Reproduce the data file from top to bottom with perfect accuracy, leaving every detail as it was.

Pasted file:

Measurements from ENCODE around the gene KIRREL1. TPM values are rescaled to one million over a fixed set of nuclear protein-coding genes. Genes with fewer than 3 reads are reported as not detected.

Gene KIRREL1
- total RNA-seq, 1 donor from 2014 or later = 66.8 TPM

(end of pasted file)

Measurements from ENCODE around the gene KIRREL1. TPM values are rescaled to one million over a fixed set of nuclear protein-coding genes. Genes with fewer than 3 reads are reported as not detected.

Gene KIRREL1
- total RNA-seq, 1 donor from 2014 or later = 66.8 TPM